How do you write $A A^T$ in Einstein notation?

In index notation it makes sense as

$$\sum_j {A_{ij} A_{jk}^T} = \sum_j {A_{ij} A_{kj}}.\tag{1}$$

But this doesn't make sense for Einstein notation where in

$$A^\mu_\sigma (A^\sigma_\nu)^T = A^\mu_\sigma A^\nu_\sigma \tag{2}$$

and the sum is taken over both covariant indices, which is incorrect.

Also how do you know when to include a transpose when going from Einstein notation to matrix notation? For example:

$$\Lambda^\mu_\sigma \eta_{\mu\nu} \Lambda^\nu_\rho = \Lambda^T \eta \Lambda.\tag{3}$$

How do you know that one of the lambdas is transposed?

• So, what does $A\vec{x} = \vec{b}$ look like in Einstein notation? (Hint: $\vec{x}$ is $x^{k}$ in Einstein notation.) What does $\vec{x}^{T} A = \vec{b}^{T}$ look like? (Hint: $\vec{x}^{T}$ is $x_{j}$ in Einstein's notation.) Also note that $A_{\mu\beta}g^{\mu\alpha} = {A^{\alpha}}_{\beta} \neq A_{\beta\mu}g^{\mu\alpha}$ since $A_{\beta\mu}g^{\mu\alpha} = {A_{\beta}}^{\alpha}$, it helps to keep a space to respect the ordering of indices. – Alex Nelson Sep 5 '19 at 15:46

Einstein index notation is a form of index notation.

In index notation, the order of upper and lower indices matter, so a notation like $$A^\sigma_\nu$$ is incorrect. It needs to be either $$A^\sigma{}_\nu$$ or $$A_\nu{}^\sigma$$, which are different things. One is the transpose of the other. In your example with the $$\Lambda$$ matrices, the ambiguity arises because of this incorrect notation.

So if

$$A^\mu{}_\sigma A^\sigma{}_\nu$$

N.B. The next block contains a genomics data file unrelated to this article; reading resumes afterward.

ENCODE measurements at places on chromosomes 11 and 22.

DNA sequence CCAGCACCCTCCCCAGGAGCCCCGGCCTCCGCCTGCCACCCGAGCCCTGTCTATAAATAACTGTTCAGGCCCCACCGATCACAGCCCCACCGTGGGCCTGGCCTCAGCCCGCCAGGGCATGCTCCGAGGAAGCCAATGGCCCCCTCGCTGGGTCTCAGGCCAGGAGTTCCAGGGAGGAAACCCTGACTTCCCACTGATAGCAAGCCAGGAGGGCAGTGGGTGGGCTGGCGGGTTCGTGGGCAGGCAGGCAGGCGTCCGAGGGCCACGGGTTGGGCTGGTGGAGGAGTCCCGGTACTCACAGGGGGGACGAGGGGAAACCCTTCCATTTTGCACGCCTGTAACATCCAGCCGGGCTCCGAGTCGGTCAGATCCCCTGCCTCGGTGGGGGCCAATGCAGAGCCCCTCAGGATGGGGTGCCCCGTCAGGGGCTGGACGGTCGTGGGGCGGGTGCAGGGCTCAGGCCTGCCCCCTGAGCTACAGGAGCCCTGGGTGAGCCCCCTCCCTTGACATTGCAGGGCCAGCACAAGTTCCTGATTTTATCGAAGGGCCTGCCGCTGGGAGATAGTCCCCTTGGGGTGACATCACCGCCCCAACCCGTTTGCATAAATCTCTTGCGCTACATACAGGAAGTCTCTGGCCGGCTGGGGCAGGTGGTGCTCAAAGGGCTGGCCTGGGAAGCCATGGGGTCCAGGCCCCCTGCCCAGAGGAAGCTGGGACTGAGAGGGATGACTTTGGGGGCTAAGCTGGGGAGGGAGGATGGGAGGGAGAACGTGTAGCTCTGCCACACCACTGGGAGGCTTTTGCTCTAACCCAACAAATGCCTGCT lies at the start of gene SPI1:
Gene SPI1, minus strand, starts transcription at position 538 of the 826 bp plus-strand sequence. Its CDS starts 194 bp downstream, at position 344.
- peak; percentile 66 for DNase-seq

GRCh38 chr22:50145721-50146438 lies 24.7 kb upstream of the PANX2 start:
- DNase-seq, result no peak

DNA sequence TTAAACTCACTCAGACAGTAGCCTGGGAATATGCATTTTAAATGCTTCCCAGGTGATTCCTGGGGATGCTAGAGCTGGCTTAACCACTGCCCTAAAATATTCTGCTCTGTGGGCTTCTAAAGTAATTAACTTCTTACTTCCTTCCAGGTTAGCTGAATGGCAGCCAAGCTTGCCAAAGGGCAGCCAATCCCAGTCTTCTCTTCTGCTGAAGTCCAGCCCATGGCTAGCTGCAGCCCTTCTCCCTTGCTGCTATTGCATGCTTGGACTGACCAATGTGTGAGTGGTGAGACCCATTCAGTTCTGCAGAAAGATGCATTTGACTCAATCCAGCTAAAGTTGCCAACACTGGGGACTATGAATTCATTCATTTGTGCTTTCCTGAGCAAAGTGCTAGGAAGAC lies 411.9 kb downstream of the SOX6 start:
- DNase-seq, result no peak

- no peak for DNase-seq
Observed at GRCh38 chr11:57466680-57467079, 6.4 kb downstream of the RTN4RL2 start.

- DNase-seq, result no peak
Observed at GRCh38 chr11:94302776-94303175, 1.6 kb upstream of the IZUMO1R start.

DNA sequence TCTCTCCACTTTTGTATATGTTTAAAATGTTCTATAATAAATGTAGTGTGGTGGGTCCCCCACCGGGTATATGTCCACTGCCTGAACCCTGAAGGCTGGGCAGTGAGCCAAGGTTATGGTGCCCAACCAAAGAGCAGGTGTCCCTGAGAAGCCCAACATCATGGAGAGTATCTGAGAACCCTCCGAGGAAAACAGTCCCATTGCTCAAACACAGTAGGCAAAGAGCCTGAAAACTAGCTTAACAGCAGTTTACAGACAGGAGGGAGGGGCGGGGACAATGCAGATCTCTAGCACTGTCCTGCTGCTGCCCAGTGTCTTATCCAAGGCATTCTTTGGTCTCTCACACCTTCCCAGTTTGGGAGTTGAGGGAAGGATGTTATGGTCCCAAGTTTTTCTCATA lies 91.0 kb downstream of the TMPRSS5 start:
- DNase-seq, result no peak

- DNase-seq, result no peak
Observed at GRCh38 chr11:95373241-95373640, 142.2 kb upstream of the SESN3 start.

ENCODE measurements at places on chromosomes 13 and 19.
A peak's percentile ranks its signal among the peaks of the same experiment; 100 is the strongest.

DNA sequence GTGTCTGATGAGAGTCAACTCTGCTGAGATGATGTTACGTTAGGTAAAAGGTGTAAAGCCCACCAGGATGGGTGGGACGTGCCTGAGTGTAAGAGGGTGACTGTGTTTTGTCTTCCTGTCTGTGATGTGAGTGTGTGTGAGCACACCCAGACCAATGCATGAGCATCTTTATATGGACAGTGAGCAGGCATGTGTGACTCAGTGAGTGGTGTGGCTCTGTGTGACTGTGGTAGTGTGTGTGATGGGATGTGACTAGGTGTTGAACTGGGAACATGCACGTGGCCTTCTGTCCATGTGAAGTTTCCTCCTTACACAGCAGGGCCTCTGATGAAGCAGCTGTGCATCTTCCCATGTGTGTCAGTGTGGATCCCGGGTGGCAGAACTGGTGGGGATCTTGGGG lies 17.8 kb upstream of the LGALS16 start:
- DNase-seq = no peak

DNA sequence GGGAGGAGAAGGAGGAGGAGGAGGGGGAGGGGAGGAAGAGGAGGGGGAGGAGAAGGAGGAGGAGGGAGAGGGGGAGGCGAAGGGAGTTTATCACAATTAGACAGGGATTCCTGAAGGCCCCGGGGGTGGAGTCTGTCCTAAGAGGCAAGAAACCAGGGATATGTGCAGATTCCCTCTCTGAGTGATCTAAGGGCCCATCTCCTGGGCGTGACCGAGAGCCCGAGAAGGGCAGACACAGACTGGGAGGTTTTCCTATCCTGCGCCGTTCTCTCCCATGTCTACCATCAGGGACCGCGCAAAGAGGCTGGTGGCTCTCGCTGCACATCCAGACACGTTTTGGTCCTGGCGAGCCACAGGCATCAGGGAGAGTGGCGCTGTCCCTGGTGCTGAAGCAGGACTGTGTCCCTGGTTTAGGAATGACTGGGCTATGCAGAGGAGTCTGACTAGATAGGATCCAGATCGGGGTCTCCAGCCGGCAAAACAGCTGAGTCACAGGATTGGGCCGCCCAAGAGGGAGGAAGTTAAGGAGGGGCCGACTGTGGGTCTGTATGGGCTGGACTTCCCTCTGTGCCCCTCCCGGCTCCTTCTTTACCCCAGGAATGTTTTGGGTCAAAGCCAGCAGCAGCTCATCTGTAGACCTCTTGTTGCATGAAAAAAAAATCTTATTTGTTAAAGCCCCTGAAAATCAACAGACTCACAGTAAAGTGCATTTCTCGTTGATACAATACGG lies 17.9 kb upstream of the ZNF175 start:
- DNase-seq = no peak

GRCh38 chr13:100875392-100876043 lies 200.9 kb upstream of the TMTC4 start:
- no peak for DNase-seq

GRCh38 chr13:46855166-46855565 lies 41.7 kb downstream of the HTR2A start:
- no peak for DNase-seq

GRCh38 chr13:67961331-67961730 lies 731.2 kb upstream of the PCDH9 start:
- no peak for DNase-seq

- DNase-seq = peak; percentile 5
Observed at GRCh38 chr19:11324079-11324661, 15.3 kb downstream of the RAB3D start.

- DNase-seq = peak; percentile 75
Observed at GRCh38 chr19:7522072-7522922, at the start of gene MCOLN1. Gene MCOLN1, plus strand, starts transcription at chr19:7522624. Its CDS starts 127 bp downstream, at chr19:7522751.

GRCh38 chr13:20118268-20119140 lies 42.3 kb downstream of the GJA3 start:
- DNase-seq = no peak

expresses $$A^2$$, then

$$A^\mu{}_\sigma A_\nu{}^\sigma$$

describes $$AA^T$$.

• so how you write A inverse in this notation ? – Eli Sep 5 '19 at 15:52
• A inverse is a different matrix, so just something like $(A^{-1})^{\mu}_{\,\,\,\nu}$ – Luke Pritchett Sep 5 '19 at 16:34
• @Eli The inverse of $A^{\mu}_{ \text{ }\text{ }\nu}$ is simply $(A^{-1})^{\sigma}_{ \text{ }\text{ }\rho}$ defined by the relation $(A^{-1})^{\mu}_{ \text{ }\text{ }\sigma}A^{\sigma}_{ \text{ }\text{ }\nu}=\delta^\mu_{\text{ }\text{ }\nu}$. Since the inverse of a matrix is not always trivially expressible in terms of the original matrix, there isn't any index manipulation of the original matrix that can take us to the inverse. – Dvij Mankad Sep 5 '19 at 16:35

Can't you write the usual transformation law $$\eta_{ac}{\Lambda^a}_b {\Lambda^c}_d= \eta'_{bd}$$ as
$${{(\Lambda^{T})}_b}^a\eta_{ac} {\Lambda^c}_d= \eta'_{bd}$$ if you feel like using matrix notation $$\eta'=\Lambda^T \eta \Lambda$$?

I think you confuse yourself by writing $$\Lambda^a_b$$ instead of $${\Lambda^a}_b$$.